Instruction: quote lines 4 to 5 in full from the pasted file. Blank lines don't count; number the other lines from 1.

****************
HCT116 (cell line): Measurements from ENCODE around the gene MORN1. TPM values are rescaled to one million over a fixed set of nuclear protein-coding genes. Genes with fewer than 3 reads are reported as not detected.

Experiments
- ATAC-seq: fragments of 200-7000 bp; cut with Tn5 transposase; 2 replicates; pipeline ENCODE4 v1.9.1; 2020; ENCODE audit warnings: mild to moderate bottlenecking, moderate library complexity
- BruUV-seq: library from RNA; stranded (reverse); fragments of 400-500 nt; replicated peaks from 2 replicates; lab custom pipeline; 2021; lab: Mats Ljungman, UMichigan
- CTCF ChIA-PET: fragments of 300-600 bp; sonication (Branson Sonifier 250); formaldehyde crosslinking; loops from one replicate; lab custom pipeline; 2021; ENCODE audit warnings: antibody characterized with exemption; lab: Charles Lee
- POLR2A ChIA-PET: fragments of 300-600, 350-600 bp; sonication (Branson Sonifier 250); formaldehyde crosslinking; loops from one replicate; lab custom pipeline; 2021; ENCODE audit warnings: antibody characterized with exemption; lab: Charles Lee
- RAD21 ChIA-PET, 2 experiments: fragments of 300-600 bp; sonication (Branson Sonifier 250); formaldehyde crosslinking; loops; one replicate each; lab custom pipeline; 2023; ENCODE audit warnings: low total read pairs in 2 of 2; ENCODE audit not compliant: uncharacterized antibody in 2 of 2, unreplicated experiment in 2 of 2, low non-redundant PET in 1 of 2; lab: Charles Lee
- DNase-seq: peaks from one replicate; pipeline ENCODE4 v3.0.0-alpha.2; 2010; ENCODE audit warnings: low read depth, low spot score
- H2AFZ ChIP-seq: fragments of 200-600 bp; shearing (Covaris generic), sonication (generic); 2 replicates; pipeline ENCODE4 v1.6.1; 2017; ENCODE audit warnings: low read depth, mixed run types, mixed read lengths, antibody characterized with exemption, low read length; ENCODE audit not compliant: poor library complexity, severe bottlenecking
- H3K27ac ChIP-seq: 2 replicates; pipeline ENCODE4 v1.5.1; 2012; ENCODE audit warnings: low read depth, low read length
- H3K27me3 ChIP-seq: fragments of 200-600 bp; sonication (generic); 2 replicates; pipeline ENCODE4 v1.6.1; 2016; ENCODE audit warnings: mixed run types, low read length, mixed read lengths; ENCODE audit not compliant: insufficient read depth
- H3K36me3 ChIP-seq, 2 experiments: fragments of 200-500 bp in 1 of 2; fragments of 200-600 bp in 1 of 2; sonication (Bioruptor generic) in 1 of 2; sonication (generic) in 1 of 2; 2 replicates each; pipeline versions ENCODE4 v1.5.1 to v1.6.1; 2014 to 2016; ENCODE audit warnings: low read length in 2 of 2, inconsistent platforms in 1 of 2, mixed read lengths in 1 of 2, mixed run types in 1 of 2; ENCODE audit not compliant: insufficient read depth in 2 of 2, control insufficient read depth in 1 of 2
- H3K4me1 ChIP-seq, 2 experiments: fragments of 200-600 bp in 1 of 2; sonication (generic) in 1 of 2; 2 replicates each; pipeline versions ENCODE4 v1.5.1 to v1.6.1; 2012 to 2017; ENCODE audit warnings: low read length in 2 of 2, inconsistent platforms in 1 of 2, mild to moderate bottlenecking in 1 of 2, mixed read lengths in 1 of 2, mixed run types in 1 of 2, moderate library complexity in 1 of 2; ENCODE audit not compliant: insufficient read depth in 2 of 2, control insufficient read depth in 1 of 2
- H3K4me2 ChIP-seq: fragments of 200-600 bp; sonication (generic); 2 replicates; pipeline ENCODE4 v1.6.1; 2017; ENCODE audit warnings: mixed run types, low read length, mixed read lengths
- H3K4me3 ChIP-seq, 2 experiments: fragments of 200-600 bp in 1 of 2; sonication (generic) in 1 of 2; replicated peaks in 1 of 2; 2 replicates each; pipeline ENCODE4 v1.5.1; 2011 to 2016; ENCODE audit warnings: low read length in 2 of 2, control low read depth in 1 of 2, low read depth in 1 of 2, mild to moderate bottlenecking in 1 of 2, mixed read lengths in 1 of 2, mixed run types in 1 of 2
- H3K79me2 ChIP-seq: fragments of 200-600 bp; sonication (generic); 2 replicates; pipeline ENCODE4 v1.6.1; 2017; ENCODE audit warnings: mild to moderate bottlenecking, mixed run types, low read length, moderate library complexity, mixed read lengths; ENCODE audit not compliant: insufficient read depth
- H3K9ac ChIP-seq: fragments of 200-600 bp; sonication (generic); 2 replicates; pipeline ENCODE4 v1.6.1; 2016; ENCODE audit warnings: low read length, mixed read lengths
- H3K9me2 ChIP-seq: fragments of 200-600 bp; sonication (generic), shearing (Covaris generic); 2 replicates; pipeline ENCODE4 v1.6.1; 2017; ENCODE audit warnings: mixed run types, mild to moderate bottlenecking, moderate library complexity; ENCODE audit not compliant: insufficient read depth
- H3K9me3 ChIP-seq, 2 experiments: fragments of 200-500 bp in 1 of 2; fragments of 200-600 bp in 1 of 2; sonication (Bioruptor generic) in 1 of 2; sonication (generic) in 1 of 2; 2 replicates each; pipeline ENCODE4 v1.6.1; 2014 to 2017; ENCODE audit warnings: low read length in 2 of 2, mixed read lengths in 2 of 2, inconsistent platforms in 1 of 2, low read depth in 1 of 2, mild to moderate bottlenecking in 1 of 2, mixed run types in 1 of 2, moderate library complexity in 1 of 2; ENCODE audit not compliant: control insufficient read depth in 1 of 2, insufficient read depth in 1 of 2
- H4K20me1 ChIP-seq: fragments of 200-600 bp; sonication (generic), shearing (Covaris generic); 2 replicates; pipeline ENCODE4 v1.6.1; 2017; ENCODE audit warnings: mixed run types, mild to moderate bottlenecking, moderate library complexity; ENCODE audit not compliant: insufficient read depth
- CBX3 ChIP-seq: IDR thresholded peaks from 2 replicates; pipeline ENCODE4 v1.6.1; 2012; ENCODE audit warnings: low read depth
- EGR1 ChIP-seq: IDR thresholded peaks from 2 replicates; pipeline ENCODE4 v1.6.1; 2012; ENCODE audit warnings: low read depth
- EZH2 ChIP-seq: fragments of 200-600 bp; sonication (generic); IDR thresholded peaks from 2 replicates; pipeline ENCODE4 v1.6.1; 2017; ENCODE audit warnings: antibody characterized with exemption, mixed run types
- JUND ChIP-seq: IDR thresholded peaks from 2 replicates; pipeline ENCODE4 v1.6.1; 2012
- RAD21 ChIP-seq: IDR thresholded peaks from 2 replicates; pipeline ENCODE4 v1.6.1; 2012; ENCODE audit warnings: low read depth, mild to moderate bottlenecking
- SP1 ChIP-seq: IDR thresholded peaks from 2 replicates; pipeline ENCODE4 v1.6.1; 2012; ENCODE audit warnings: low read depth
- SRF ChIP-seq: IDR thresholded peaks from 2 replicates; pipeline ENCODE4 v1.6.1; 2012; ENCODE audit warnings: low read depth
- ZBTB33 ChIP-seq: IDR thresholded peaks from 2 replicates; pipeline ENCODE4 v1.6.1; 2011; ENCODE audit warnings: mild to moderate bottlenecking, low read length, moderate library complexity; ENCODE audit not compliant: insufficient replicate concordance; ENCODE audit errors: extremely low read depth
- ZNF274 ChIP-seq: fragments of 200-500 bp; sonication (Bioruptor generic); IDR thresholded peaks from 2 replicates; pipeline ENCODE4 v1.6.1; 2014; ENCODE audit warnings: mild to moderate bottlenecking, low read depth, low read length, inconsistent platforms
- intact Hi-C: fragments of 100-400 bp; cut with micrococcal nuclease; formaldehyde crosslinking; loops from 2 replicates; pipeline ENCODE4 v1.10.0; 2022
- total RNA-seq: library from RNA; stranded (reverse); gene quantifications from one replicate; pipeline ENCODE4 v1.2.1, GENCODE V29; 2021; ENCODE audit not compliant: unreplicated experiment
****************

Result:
- BruUV-seq: library from RNA; stranded (reverse); fragments of 400-500 nt; replicated peaks from 2 replicates; lab custom pipeline; 2021; lab: Mats Ljungman, UMichigan
- CTCF ChIA-PET: fragments of 300-600 bp; sonication (Branson Sonifier 250); formaldehyde crosslinking; loops from one replicate; lab custom pipeline; 2021; ENCODE audit warnings: antibody characterized with exemption; lab: Charles Lee